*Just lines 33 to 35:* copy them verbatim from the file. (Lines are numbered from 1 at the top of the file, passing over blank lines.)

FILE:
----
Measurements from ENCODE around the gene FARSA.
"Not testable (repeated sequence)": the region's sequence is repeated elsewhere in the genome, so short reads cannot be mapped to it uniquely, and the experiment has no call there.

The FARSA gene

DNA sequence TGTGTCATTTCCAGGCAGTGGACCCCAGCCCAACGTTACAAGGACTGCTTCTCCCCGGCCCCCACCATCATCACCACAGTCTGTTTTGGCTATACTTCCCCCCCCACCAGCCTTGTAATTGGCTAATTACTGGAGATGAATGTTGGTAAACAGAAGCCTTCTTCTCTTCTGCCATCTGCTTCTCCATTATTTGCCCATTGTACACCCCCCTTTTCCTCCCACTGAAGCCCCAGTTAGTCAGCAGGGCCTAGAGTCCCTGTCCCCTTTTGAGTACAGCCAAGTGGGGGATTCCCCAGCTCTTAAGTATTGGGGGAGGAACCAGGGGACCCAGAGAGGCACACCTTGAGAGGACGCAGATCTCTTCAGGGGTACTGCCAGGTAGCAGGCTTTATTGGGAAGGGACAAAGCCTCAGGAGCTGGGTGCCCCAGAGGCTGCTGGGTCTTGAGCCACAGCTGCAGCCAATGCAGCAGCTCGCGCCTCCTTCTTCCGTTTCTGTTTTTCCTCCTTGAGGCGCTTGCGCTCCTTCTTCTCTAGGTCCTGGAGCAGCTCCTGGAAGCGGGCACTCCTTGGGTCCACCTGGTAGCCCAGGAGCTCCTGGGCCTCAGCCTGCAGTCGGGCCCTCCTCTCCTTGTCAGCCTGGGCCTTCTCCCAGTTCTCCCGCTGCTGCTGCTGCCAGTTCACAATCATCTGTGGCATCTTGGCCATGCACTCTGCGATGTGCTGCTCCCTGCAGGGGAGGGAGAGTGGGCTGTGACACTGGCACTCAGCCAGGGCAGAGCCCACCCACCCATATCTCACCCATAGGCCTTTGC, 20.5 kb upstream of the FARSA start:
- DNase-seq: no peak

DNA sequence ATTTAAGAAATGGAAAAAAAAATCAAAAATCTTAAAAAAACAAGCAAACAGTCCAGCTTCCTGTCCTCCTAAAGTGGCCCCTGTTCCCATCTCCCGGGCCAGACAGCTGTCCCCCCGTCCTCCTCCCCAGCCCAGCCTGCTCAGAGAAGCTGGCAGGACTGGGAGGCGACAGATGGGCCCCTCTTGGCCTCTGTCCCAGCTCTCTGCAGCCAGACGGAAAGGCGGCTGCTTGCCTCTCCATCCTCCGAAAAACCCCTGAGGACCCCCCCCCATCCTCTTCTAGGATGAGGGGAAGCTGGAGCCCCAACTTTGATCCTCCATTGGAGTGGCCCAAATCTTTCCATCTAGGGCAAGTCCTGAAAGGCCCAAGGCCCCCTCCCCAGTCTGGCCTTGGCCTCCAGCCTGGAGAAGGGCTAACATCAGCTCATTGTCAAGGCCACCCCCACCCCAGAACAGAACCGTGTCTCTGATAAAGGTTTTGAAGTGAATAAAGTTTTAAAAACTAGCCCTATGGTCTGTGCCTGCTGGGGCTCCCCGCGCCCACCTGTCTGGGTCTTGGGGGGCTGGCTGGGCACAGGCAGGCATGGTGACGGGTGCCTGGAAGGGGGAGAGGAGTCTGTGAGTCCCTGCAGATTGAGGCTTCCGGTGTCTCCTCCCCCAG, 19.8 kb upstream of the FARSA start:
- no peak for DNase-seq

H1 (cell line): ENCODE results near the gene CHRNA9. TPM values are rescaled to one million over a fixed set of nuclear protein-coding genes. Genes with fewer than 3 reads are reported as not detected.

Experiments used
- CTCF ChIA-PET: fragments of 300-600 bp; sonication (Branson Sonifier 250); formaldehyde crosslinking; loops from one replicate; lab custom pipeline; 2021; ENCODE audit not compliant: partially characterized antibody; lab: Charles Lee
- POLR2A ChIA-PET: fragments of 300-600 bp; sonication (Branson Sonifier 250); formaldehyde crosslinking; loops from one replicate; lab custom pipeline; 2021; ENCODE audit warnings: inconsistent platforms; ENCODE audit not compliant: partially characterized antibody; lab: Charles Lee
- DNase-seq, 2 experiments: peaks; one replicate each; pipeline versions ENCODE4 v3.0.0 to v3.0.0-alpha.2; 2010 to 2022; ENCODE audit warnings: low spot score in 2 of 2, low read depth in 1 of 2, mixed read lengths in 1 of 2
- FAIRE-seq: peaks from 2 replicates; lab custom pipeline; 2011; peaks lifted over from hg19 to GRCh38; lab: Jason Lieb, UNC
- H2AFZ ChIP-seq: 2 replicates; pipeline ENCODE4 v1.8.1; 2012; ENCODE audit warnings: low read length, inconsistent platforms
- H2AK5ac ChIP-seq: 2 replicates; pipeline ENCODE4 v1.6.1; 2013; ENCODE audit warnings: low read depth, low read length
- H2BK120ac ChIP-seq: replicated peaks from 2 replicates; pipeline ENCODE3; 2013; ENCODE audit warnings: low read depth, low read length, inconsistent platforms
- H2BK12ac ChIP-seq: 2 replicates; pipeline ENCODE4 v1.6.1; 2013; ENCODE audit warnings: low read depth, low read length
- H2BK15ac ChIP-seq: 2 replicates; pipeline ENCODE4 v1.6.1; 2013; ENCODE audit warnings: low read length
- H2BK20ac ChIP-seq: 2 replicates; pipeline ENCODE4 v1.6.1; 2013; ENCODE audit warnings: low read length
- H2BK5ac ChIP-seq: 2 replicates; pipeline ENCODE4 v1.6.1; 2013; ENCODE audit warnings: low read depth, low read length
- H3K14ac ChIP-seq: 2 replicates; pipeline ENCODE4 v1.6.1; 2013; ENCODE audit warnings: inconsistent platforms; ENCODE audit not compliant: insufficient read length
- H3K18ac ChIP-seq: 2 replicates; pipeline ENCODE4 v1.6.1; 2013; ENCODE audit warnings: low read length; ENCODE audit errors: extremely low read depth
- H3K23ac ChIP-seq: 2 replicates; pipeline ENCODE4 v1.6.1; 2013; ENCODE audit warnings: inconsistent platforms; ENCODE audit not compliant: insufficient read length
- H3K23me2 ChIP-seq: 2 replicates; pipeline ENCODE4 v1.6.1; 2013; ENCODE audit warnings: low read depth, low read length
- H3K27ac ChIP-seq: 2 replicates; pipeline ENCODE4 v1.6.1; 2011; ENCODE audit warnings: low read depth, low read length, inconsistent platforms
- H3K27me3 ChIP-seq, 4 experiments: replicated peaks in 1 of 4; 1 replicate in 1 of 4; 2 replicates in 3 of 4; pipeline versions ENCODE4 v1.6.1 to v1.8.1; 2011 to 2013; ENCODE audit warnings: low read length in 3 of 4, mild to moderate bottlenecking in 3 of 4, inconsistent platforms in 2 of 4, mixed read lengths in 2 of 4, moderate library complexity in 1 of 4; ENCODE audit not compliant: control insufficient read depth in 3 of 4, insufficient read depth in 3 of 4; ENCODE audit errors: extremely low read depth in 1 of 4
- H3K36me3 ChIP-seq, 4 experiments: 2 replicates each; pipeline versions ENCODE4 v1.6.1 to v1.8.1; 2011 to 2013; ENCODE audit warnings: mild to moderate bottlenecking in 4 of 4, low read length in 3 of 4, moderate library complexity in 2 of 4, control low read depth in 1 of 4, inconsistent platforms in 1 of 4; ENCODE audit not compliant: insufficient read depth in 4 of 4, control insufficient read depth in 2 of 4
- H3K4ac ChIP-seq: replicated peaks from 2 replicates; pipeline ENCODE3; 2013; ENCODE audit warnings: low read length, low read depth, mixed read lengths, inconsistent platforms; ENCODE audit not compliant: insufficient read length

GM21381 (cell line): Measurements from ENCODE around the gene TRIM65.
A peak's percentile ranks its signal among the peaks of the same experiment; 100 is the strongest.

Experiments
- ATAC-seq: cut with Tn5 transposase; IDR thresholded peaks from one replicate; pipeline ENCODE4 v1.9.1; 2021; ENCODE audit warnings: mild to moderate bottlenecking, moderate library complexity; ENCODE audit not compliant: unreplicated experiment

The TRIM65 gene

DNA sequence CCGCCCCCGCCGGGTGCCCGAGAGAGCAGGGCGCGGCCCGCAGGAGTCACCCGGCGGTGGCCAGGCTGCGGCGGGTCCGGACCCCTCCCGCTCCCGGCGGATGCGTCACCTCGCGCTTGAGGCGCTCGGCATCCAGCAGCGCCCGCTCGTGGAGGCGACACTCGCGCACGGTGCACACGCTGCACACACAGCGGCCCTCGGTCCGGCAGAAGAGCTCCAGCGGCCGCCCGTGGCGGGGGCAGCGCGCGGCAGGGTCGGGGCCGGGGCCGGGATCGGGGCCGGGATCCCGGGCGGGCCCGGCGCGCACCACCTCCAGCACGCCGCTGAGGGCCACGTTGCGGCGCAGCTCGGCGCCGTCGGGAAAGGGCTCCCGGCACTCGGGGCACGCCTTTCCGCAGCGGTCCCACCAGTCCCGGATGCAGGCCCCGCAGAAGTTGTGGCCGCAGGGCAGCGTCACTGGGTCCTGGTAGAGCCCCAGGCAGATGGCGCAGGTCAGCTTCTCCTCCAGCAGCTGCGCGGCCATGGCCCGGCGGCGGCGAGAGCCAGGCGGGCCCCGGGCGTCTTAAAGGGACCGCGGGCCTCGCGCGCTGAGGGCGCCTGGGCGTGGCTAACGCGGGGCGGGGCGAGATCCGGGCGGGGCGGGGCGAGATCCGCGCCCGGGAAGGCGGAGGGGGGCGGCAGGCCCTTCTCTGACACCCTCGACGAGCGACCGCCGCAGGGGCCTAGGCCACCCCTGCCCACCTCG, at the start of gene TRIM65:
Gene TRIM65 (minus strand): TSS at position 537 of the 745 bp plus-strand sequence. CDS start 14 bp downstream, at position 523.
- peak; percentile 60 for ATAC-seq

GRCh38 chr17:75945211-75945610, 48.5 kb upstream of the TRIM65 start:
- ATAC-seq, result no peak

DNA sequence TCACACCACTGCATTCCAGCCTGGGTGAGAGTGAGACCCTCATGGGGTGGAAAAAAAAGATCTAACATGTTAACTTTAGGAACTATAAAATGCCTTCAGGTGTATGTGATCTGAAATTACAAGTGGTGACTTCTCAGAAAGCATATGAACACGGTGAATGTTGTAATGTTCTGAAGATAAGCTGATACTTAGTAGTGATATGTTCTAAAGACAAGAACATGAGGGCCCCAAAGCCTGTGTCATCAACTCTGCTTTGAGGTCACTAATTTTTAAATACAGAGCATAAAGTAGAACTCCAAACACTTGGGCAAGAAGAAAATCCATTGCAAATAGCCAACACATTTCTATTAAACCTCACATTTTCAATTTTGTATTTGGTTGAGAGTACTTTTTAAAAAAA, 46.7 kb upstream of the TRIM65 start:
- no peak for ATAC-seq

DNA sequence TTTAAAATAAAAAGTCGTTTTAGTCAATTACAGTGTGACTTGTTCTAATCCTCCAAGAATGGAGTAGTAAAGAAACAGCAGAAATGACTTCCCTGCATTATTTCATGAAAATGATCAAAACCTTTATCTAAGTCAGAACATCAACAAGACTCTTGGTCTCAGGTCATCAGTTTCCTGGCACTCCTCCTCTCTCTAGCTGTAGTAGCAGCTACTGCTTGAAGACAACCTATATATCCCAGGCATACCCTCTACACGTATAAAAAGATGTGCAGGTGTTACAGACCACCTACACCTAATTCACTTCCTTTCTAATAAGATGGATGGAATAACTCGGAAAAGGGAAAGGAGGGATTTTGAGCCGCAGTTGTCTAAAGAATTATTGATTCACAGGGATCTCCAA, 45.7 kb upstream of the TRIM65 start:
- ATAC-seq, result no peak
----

The TRIM65 gene

DNA sequence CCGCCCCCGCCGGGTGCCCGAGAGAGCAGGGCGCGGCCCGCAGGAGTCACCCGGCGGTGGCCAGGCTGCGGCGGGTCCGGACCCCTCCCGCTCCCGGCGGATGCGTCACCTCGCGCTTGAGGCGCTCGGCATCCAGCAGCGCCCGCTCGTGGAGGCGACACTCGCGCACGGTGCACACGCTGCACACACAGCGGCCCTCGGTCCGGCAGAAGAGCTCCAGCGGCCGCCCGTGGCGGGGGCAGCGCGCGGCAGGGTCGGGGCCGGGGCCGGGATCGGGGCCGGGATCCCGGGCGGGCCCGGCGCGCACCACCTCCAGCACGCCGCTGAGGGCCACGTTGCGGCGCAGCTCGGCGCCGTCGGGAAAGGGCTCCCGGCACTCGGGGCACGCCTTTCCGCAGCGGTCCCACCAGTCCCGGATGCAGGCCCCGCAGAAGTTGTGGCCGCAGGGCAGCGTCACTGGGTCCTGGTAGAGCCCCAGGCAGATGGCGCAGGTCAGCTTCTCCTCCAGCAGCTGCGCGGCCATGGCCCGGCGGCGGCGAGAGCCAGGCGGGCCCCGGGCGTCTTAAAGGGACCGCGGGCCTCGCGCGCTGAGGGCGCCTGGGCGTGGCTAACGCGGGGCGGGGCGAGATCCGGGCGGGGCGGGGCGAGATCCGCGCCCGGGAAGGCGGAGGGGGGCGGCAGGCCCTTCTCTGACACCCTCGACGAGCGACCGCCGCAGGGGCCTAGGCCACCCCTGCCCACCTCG, at the start of gene TRIM65:
Gene TRIM65 (minus strand): TSS at position 537 of the 745 bp plus-strand sequence. CDS start 14 bp downstream, at position 523.